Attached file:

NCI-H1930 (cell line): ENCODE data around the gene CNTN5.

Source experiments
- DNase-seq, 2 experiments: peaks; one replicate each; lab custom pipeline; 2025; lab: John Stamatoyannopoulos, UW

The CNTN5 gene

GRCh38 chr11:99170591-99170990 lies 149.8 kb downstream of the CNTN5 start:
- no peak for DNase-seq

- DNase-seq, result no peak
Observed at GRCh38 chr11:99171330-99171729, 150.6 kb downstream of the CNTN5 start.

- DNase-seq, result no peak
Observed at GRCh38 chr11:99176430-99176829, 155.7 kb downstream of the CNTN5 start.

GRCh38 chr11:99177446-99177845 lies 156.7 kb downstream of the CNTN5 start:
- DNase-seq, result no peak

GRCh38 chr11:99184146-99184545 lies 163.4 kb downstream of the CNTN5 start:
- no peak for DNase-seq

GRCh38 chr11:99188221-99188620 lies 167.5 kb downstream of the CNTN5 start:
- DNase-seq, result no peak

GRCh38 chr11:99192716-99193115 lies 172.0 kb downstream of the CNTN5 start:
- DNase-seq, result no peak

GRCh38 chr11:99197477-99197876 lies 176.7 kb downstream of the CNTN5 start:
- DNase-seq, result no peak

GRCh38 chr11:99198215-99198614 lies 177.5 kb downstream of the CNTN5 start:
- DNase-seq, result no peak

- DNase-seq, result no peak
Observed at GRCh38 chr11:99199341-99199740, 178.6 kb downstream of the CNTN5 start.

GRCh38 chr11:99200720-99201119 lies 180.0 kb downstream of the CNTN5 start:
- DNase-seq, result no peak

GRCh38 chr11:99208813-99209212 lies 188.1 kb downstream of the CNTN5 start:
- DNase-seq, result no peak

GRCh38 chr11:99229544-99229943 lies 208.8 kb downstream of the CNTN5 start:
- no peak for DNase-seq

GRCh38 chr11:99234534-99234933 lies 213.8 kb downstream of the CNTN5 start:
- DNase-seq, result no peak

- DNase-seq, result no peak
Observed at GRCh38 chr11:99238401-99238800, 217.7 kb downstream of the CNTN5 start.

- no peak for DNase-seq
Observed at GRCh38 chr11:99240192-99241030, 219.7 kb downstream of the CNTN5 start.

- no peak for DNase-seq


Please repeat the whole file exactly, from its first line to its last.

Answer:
NCI-H1930 (cell line): ENCODE data around the gene CNTN5.

Source experiments
- DNase-seq, 2 experiments: peaks; one replicate each; lab custom pipeline; 2025; lab: John Stamatoyannopoulos, UW

The CNTN5 gene

GRCh38 chr11:99170591-99170990 lies 149.8 kb downstream of the CNTN5 start:
- no peak for DNase-seq

- DNase-seq, result no peak
Observed at GRCh38 chr11:99171330-99171729, 150.6 kb downstream of the CNTN5 start.

- DNase-seq, result no peak
Observed at GRCh38 chr11:99176430-99176829, 155.7 kb downstream of the CNTN5 start.

GRCh38 chr11:99177446-99177845 lies 156.7 kb downstream of the CNTN5 start:
- DNase-seq, result no peak

GRCh38 chr11:99184146-99184545 lies 163.4 kb downstream of the CNTN5 start:
- no peak for DNase-seq

GRCh38 chr11:99188221-99188620 lies 167.5 kb downstream of the CNTN5 start:
- DNase-seq, result no peak

GRCh38 chr11:99192716-99193115 lies 172.0 kb downstream of the CNTN5 start:
- DNase-seq, result no peak

GRCh38 chr11:99197477-99197876 lies 176.7 kb downstream of the CNTN5 start:
- DNase-seq, result no peak

GRCh38 chr11:99198215-99198614 lies 177.5 kb downstream of the CNTN5 start:
- DNase-seq, result no peak

- DNase-seq, result no peak
Observed at GRCh38 chr11:99199341-99199740, 178.6 kb downstream of the CNTN5 start.

GRCh38 chr11:99200720-99201119 lies 180.0 kb downstream of the CNTN5 start:
- DNase-seq, result no peak

GRCh38 chr11:99208813-99209212 lies 188.1 kb downstream of the CNTN5 start:
- DNase-seq, result no peak

GRCh38 chr11:99229544-99229943 lies 208.8 kb downstream of the CNTN5 start:
- no peak for DNase-seq

GRCh38 chr11:99234534-99234933 lies 213.8 kb downstream of the CNTN5 start:
- DNase-seq, result no peak

- DNase-seq, result no peak
Observed at GRCh38 chr11:99238401-99238800, 217.7 kb downstream of the CNTN5 start.

- no peak for DNase-seq
Observed at GRCh38 chr11:99240192-99241030, 219.7 kb downstream of the CNTN5 start.

- no peak for DNase-seq